What is the most common problem you see as a psychologist?
This is the question I’m asked most often.
But first- why do people enter psychological counseling?
A widely accepted motivation for entering psychotherapy is to engage in a self-reflective process to bring about a desired change in behavior or improvement in emotional wellness. Seemingly simple, this commonly held preposition for engaging in the therapeutic process represents the fundamental premise that elucidation into the nature of our struggles will bring alleviation to the presenting symptoms.
While, this well established and logical premise is not faulty, it is an oversimplication the origins of our suffering are multivariate: murky, intertwined and complex. An understanding of the root cause is the first step forward: however, growth plateaus in the absence of action.
Clinical research informs us that the most common psychological disorders are anxiety and depression. Difficulties with mood regulation and stress management are often the most common referrals to psychological counseling. Independent of the suspected diagnosis and innumerable life stressors that people face, most common problem that encounter in my professional work is something that we all suffer from and we almost most transcend if we are going to make any progress in life.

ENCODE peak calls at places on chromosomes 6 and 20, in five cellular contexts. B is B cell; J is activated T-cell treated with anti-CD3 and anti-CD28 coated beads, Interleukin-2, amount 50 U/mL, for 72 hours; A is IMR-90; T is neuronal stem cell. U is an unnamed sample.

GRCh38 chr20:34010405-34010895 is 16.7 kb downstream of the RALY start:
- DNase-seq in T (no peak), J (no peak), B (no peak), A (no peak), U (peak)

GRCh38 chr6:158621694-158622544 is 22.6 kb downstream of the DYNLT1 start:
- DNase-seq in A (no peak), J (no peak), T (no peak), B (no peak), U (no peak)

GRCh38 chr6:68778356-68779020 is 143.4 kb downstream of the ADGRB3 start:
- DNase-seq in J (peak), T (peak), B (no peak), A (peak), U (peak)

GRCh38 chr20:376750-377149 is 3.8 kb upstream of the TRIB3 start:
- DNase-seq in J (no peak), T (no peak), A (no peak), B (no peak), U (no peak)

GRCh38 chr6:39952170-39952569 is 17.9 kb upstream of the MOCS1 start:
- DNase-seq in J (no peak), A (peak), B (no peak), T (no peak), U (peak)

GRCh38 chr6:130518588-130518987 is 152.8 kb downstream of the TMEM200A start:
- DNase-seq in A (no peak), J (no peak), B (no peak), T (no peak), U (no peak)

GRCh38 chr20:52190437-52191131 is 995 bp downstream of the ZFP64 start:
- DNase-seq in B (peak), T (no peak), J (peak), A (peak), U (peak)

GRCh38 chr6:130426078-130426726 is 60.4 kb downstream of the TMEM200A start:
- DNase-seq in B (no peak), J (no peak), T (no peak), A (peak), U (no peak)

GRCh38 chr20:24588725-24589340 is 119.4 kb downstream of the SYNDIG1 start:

Returning to the original question most often posed to me, the most common problem I see is the failure to take responsibility for sustained action in the form of solutions to our problems. One beauty of the human experience lies in the simplicity of solution regardless of the nuanced determinants of our struggles.
Irrespective of the complex origins of suffering, the pathway forward is paradoxically simple and accessible to all through these steps:
- Take on as much responsibility as you can handle.
- Focus on how you can be of value to the people in your life; later the larger community.
- Commit to finding at least one endeavor that provides you with a deep sense of meaning and purpose.
- Speak the truth.
- Live by the axiom that the world owes you nothing. Each of us owe the world our best effort in development and application of our competency.